In the popular animated Disney film, Ratatouille an unusually talent rat finds himself cooking in a famous restaurant in Paris, guided by the encouragement of his mentor, a famous, well-published chef who is known for his assertion that “anyone can cook.”  The antagonist, an equally famous food critic, scuffs at such a notion, but eventually appreciates its meaning when he realizes that strengths and talents can be found in the most unexpected places.  We learn that it is the combination of the individuals working together that made that make believe Paris restaurant successful.  By utilizing the strengths of its individuals in the various roles they excelled in, together they were able to create a great meal.  Law firms today can utilize this concept in developing a great marketing program.

A common complaint I hear from many managing partners is that when it comes to business development, some people are just not trainable.  In some ways, this is true.  Being a great lawyer does not necessarily equate to being a great rainmaker.  While most lawyers tend to be good advocates, there is more to rainmaking than winning debates and being persuasive.  Business development skills can be taught to a certain degree, but excellence in such skills is limited to those whose natural strengths compliment the work that needs to be done to develop business.  However, if the activities necessary for business development can be broken into difference categories, such as networking, speaking, researching, writing, etc., the number of lawyers that can contribute utilizing their natural strengths and talents can be increased, and thereby reduce the burden on the few lawyers that have strengths that naturally match the bulk of the business development activities.  Rather than trying to train all the lawyers to do all things, lawyers should focus on contributing to the business development of the firm in the ways that are more suited toward their natural strengths.  Networkers should network.  Speakers should speak.  Researchers should research.  Writers should write.  With the collective effort of each lawyer contributing based on their strengths, they can all “cook” and produce something greater than the sum of its parts.

A Cure for “Rainmaker Syndrome”

Why Law Firms Need Business Marketing Plans

Samira Mery Lineberger, Esq.

“Efficiency is doing things right; effectiveness is doing the right things.”       Peter Drucker

The vast majority of law firms in business today got their start off the backs of just a few very talented rainmakers.  Such was their talent that they were able to build a reasonably stable firm with as many as 20, 30, 40 or more attorneys working on business that was initiated by these talented few.  No business plan was needed.  These few rainmakers just seemed to know who to talk to, what associations to belong to, in short, how to network their way into creating enough clients to populate a firm. Unfortunately, this rainmaker “business plan” has its down side as many firms have recently experienced.  When a key rainmaker leaves, 10, 15, 20 attorneys are cut.  A big client leaves, 10, 15, 20 attorneys are without work.  Anyone practicing law more than ten years has seen the fluctuation and sometimes outright destruction of law firms once thought to be stable and established as a result of this “rainmaker reliance syndrome.”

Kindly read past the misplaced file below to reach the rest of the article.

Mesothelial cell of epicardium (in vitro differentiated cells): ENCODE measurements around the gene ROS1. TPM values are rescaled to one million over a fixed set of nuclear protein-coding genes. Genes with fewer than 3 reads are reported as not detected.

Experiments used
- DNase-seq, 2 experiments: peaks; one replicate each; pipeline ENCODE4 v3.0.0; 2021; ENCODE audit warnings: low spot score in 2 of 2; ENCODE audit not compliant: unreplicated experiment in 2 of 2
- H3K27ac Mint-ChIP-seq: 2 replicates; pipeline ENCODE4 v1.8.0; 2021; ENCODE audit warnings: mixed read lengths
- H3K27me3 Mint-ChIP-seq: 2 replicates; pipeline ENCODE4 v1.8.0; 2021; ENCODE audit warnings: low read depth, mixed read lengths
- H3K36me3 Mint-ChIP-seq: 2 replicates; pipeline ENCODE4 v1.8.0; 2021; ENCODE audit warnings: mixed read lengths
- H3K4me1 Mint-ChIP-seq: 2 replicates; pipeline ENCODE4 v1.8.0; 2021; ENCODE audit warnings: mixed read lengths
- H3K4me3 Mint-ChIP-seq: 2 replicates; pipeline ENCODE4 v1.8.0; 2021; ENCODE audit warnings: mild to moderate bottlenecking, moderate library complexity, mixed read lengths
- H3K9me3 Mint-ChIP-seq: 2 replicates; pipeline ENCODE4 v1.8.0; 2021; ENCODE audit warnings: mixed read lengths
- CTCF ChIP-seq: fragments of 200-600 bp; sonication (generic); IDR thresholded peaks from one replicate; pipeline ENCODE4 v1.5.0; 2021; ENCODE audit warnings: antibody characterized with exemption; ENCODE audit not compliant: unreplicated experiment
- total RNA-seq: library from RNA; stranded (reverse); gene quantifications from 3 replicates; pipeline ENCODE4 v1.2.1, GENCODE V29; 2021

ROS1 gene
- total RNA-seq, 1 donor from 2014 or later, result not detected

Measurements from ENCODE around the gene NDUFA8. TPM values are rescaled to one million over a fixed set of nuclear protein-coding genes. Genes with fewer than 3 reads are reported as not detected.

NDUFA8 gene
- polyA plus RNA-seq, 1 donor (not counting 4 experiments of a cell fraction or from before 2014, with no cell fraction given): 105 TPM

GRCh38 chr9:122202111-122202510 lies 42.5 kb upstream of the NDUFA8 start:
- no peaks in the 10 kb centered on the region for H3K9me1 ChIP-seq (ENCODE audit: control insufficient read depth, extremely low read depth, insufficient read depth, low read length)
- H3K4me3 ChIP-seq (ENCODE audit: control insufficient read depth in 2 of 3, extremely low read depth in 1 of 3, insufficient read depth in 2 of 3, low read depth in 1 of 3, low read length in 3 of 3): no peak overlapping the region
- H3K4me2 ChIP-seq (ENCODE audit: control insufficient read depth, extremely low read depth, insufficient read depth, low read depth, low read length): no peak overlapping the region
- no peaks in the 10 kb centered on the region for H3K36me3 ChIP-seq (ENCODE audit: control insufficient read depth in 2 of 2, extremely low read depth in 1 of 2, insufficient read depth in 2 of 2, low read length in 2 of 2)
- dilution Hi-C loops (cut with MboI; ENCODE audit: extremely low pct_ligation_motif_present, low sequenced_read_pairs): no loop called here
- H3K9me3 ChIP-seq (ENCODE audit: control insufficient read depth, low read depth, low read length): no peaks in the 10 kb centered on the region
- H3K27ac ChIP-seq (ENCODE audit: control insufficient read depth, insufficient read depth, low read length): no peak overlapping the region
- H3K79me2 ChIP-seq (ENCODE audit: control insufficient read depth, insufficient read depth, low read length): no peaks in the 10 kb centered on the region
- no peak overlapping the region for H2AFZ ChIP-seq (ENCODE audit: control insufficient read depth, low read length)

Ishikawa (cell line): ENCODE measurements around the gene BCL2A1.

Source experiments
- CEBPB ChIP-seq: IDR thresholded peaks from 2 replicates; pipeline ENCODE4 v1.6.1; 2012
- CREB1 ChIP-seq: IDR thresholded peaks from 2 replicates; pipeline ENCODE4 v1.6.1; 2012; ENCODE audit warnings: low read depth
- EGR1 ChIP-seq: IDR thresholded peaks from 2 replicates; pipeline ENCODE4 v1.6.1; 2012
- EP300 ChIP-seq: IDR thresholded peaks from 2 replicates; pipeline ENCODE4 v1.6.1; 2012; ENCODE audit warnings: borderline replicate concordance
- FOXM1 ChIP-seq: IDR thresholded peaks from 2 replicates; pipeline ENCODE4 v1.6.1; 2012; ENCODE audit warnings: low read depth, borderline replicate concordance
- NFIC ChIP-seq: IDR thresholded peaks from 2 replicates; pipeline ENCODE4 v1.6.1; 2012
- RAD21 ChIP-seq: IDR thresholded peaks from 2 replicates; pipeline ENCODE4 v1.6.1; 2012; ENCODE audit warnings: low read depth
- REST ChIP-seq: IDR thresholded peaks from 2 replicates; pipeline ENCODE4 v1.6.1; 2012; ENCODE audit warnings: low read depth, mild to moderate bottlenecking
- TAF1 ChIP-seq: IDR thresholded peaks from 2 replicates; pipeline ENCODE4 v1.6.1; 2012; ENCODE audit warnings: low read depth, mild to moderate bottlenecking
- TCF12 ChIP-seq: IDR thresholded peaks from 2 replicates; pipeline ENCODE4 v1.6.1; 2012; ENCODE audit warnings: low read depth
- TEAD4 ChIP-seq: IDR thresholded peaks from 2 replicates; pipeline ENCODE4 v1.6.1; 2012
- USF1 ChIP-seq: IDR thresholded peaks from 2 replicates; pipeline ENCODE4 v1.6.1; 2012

Can current law firms built on this business model protect against this fate?  The business marketing plan is a start.  Firms that move away from the informal and loosely implemented marketing activities of a few to a more formal plan strategically implemented by coordinated  group efforts are more likely to develop and maintain a stable business base than those that continue, business as usual.

The benefits of a formal plan are many:  First, devising an effective plan requires an intense review of the current market conditions and a determination of the direction the firm wants to take in the future.   As a result, the decisions on how to proceed tend to be more thought out and well developed.  Second, it requires the identification of the specific markets to be targeted by the marketing efforts.  To be effective, marketing efforts need to be laser focused on the intended target.  Efforts taken in too many directions thin out resources, tend to be less coordinated and thereby less effective.  Third, a defined plan can be reviewed and referenced to keep things on track, and to avoid any miscommunication.  Fourth, written formal plans can be more easily analyzed and measured for effectiveness, so that future plans can be adjusted appropriately.

In short, the process of developing a business marketing plan is not just an academic exercise; it is the creation of document that represents the collective agreement of the firm as to where the firm wants to go, and more importantly, what the firm has determined are the right things that need to be done to get there.